They want the gas turned off when there is an earthquake without asking if there’s a leak. Now the only part of this that might not be in conflict, and I’d love for P.G. & E. to take this as their position, is that one might turn off their gas if there has been only a tiny shake or if they were too far away from the epicenter for it to have had much impact. They were just scared. The problem is that it’s just too hard for us to tell people when that is. We don’t have seismographs on our houses and we have to act quickly and based on the available data. 

It is very likely that our earthquake, when it comes, will result in tumbling water heaters, sliding dryers and broken gas pipes. It is also likely that we will suffer more from fires than from structural failures. 

It is my strongly held belief that everyone should have one of these inventive devices attached to their house so that they don’t suffer the consequences of a gas explosion or fire. Additionally, every person that does this is one less to contribute the overall outbreak of fire in our dear hillside. 

So here are a couple of the solutions as promised: The first is a mass effort to educate everyone on how to look for leaks and how to relight appliances. If we work together, block by block, we can get all the Mrs. Fershshmukles’ gas back on in a few days. 

Checking for gas is not arcane or complex. It involves thoughtful inspection before and after the gas is turned on. It involves checking under the house and everywhere the gas line runs. It also involves lighting pilot lights where they still exist.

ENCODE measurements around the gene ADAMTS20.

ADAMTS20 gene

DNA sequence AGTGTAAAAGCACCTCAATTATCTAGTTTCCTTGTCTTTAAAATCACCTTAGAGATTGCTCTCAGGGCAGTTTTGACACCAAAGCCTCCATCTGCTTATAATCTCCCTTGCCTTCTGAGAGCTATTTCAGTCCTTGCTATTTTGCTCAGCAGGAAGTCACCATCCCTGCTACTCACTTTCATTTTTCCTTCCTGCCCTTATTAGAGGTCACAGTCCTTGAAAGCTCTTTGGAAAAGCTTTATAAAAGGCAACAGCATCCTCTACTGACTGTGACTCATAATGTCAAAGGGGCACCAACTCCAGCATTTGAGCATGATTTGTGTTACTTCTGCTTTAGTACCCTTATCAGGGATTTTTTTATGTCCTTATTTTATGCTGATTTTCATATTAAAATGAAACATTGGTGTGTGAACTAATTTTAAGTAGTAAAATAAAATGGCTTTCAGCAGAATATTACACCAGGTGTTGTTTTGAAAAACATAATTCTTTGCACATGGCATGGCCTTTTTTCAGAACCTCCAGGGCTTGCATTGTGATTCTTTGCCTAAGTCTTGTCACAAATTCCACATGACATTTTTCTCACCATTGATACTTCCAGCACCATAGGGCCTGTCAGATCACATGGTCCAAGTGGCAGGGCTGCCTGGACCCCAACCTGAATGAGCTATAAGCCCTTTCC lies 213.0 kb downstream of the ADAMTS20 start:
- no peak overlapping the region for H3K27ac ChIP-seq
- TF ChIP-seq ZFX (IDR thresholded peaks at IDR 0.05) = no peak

One reason that I think that the concern over turning the gas off and back on again is that, today, most gas appliances don’t require lighting of pilots. Most furnaces, dryers, stoves and gas fireplaces don’t have pilots any longer. Some old heaters and stove still do but they’re not very hard to light and we should all know how to do this. 

A 12-year-old could learn this. Most water heaters do need to be relit and most have a set of instructions on the front face showing the process. Again, it’s not that hard. Certainly there are risks on this end of the equation but it’s a no brainer for me that the gas should be shut off if we’re experiencing a lot of shaking. Most of the water heaters I see aren’t properly braced if they’ve been braced at all and that’s only the most likely point for a break.  

Here’s a last thought for today. Automatic seismic gas shutoff valves installed on a custom basis aren’t terribly expensive but just imagine if they were installed inside of your gas meter. I wonder how much we would have to pay to have these installed en mass inside PG&E’s meter as a part of the meter manufacturing process. Perhaps it would add another $20 to each meter but I think it might even be cheaper than that; they’re very simple devices. 

I for one would be happy to pay P.G. & E. to swap out my meter for one that contained such a device. How about you? 



Got a question about home repairs and inspections? Send them to Matt Cantor, in care of East Bay Real Estate, at realestate@berkeleydailyplanet.com.